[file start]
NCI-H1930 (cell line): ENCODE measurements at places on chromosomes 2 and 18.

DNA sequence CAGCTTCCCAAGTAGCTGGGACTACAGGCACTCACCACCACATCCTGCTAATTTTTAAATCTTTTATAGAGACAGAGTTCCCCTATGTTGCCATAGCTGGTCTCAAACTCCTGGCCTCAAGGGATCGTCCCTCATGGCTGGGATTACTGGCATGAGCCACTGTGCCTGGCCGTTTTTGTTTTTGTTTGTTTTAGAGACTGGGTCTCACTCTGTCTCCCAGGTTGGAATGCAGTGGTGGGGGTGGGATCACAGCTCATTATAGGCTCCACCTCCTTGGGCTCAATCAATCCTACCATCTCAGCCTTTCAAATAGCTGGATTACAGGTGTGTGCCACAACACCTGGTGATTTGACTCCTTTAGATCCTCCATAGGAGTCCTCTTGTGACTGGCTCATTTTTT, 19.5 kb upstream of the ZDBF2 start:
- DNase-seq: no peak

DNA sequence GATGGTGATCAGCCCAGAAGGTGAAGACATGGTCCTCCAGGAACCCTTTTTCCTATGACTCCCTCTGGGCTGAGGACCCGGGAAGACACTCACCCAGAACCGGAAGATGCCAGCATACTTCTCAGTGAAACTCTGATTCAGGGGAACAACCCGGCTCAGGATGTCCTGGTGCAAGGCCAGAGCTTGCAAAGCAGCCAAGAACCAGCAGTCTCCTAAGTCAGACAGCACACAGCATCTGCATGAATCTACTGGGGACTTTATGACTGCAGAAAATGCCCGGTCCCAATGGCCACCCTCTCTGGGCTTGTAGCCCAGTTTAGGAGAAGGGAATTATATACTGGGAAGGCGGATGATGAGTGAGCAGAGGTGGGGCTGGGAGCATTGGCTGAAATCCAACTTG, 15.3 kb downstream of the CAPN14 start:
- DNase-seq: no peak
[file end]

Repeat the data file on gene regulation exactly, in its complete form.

NCI-H1930 (cell line): ENCODE measurements at places on chromosomes 2 and 18.

DNA sequence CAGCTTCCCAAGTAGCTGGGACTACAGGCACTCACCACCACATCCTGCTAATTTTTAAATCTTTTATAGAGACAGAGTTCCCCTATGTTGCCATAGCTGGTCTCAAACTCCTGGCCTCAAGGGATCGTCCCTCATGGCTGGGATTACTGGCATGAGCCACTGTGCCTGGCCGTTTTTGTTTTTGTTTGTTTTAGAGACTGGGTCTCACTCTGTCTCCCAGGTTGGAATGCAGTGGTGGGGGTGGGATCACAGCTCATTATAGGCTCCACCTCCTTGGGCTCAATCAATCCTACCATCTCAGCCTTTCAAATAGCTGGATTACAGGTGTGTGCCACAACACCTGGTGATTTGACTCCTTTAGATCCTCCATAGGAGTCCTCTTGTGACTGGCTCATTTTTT, 19.5 kb upstream of the ZDBF2 start:
- DNase-seq: no peak

DNA sequence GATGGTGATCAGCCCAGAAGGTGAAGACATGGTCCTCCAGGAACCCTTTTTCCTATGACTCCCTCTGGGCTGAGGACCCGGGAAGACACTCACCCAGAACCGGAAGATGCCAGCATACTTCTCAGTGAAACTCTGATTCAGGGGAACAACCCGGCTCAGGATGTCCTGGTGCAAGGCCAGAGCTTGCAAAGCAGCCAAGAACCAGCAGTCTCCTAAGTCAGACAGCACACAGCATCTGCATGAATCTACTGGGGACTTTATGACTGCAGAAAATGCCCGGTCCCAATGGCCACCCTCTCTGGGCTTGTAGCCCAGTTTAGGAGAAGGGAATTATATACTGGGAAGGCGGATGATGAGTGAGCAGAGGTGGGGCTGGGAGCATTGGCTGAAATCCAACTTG, 15.3 kb downstream of the CAPN14 start:
- DNase-seq: no peak